Known for his collaborations with pop icons and fashion house Louis Vuitton, and for vibrant anime-inspired characters, Japanese artist Takashi Murakami (b. 1962) has blurred the boundaries throughout his career between high and low culture, ancient and modern, East and West. Organized by the Museum of Contemporary Art, Chicago, the exhibition is a major retrospective of his paintings, featuring fifty works that span three decades of his career, from the artist’s earliest mature works to his recent, monumentally scaled paintings. The exhibition, titled Takashi Murakami: The Octopus Eats Its Own Leg, shows how Murakami’s art is rooted in traditions of Japanese painting and folklore, and highlights the artist’s careful attention to craft and materials. It also showcases the artist’s astute eye for the contemporary influences of globalization, media culture, the continued threats of nuclear power.
Murakami’s increasingly complex paintings are filled with characters and scenarios both cute and menacing, saccharine sweet and critically acidic. They are evidence of a conflicted, concerned, and committed commentator on cultural production who recognizes that any effective “hook” is bound to have a sharp point. Throughout his career, and especially over the last ten years, Murakami has combined spectacle with sophistication, transforming the art world while establishing his own reputation within it.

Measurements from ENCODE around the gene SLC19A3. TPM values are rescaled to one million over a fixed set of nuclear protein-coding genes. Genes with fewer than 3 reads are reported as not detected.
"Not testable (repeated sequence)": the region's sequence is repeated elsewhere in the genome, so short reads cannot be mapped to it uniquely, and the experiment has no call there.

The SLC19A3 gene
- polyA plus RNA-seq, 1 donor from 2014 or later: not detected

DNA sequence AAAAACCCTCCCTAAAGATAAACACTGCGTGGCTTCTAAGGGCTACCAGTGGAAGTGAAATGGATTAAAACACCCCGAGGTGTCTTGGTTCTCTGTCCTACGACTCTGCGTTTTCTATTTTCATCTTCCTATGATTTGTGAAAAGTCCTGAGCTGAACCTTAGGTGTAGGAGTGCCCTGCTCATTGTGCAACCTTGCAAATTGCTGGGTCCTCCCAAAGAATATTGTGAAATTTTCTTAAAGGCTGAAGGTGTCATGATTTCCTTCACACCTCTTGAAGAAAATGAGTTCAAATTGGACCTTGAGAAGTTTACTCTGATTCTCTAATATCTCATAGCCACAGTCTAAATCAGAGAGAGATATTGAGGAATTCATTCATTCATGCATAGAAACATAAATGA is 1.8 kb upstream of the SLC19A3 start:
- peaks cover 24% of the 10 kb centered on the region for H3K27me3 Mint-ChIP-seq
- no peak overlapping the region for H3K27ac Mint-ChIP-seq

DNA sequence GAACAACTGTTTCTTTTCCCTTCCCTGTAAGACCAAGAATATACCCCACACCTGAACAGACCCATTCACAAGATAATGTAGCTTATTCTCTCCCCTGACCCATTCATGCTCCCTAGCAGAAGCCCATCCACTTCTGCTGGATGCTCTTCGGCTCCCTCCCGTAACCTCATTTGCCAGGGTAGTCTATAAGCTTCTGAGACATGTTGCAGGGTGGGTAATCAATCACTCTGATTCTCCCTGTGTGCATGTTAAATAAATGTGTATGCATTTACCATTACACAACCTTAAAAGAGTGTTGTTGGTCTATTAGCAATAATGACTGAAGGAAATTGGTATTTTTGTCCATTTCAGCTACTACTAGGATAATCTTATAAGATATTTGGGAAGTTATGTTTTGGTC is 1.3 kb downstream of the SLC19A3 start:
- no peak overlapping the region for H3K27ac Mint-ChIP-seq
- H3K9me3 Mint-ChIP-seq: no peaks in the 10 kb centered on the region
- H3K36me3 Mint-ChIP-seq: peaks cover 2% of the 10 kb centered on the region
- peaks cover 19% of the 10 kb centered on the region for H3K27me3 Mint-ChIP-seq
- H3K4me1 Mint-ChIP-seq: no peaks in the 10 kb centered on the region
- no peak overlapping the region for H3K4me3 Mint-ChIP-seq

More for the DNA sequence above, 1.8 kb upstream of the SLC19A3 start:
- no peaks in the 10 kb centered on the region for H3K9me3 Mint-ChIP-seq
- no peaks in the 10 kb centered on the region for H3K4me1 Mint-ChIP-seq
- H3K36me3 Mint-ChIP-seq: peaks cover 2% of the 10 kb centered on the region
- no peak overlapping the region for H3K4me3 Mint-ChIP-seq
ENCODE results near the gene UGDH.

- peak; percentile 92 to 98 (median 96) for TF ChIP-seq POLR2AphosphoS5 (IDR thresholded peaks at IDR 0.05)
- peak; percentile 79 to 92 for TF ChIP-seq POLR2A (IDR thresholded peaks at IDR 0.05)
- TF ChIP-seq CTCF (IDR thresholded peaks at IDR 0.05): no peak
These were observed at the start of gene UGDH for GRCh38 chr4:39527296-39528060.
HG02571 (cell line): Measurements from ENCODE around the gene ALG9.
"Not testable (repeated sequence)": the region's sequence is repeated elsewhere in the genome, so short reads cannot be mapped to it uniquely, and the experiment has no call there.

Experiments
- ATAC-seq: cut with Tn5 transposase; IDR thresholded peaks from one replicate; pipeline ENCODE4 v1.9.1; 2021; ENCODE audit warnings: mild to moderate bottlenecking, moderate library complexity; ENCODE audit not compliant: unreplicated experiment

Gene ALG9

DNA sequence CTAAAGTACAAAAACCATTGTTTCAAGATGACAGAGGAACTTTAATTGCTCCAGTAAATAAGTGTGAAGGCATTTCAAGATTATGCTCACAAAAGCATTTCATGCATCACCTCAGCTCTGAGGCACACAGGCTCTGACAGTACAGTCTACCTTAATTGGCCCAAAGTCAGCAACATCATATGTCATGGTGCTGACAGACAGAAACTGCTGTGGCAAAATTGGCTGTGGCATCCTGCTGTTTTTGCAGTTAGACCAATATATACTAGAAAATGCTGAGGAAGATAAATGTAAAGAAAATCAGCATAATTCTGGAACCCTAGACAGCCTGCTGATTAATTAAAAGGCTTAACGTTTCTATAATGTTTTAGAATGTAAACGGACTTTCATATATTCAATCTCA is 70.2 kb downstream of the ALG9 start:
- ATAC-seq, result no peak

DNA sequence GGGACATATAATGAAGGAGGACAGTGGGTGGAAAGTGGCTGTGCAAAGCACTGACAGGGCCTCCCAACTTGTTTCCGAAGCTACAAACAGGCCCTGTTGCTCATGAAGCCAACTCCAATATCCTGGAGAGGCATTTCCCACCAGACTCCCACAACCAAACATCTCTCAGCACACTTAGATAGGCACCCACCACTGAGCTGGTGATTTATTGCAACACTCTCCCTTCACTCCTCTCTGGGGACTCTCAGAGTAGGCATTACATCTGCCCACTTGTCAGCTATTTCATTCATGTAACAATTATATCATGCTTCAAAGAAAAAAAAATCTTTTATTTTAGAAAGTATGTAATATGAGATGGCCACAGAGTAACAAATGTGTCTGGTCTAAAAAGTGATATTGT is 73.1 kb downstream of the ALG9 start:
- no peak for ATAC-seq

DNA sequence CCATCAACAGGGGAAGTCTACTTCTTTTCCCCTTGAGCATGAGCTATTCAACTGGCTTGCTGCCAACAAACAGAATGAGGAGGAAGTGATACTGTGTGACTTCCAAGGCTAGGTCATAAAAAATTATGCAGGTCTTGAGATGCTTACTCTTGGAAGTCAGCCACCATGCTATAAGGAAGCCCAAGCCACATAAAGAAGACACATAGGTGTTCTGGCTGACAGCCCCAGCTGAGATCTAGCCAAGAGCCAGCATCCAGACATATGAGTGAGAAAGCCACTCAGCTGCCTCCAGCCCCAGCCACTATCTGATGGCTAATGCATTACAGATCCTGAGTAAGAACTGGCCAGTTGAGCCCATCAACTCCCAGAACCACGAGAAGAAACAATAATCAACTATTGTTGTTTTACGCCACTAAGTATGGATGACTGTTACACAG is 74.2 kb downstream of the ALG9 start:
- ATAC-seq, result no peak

A fully illustrated catalogue accompanies the exhibition, with original essays by the show’s curator, Michael Darling, and Michael Dylan Foster, Chelsea Foxwell, Reuben Keehan, and Akira Mizuta Lippit, as well as excerpts of previously published writing by Murakami translated from the original Japanese.
Some works in this exhibition include nudity and graphic content.
Warning, this exhibition contains bold and reflective patterns that may cause seizures for those who have photosensitive epilepsy that is triggered by visual stimuli.
Prints are available in-store only; no phone or online sales.